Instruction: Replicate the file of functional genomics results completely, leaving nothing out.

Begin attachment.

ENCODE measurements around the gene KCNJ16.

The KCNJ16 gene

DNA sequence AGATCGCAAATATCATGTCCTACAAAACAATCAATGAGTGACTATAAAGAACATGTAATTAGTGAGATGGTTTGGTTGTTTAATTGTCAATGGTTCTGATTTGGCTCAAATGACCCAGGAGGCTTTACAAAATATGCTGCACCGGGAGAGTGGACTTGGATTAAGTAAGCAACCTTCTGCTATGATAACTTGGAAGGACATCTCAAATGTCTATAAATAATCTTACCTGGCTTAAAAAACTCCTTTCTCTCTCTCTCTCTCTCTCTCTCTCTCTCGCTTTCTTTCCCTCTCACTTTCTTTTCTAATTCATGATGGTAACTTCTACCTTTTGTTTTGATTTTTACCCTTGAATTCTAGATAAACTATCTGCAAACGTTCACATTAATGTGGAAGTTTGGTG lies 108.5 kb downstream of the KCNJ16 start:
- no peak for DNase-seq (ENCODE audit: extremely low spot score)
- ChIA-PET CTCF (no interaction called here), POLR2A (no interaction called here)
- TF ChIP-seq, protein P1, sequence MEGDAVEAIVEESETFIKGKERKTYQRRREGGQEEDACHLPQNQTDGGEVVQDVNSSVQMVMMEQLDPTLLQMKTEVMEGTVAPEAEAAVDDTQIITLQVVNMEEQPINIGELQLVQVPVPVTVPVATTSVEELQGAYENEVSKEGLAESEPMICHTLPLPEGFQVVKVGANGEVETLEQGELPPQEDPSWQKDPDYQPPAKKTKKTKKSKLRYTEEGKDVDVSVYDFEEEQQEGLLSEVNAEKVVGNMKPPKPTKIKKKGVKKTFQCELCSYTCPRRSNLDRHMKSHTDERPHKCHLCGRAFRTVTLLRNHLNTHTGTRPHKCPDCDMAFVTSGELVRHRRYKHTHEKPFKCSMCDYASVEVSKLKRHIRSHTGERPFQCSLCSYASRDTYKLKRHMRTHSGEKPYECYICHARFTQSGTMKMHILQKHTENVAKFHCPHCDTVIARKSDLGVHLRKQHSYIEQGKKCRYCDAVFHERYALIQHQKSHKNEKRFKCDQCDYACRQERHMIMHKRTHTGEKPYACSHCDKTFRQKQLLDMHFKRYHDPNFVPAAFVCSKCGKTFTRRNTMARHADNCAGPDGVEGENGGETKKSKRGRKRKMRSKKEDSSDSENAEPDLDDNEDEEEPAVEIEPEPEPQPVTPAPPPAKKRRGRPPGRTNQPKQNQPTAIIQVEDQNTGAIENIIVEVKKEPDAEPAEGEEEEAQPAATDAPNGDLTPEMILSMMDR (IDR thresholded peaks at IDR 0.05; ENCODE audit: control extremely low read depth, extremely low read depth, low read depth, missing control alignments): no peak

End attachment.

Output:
ENCODE measurements around the gene KCNJ16.

The KCNJ16 gene

DNA sequence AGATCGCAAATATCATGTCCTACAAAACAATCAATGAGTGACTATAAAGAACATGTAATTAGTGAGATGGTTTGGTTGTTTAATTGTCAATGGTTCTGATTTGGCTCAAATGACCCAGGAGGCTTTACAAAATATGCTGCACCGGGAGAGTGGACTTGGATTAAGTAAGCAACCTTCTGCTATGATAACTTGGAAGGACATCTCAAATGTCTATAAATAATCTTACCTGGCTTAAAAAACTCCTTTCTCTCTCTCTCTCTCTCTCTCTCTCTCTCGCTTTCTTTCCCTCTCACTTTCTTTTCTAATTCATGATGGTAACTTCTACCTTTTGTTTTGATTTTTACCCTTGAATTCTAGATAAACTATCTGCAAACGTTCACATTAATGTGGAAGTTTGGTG lies 108.5 kb downstream of the KCNJ16 start:
- no peak for DNase-seq (ENCODE audit: extremely low spot score)
- ChIA-PET CTCF (no interaction called here), POLR2A (no interaction called here)
- TF ChIP-seq, protein P1, sequence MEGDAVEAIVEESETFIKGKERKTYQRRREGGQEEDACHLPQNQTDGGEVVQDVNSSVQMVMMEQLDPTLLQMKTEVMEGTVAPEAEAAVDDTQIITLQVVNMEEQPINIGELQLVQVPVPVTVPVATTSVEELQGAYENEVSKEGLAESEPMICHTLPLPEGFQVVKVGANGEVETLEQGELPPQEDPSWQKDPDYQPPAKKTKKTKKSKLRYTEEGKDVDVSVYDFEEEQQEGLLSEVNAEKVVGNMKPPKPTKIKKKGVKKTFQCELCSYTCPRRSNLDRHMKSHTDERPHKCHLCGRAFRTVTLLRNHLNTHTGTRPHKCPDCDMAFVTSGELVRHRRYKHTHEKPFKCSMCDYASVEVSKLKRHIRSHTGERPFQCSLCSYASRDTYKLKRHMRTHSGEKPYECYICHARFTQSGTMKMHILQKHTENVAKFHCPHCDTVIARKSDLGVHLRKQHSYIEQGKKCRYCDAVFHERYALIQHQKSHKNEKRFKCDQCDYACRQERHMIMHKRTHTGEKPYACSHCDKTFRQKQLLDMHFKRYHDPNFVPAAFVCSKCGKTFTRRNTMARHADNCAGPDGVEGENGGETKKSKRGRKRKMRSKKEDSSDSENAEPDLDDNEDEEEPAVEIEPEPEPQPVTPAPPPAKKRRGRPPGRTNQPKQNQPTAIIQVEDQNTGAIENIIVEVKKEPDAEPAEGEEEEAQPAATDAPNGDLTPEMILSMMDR (IDR thresholded peaks at IDR 0.05; ENCODE audit: control extremely low read depth, extremely low read depth, low read depth, missing control alignments): no peak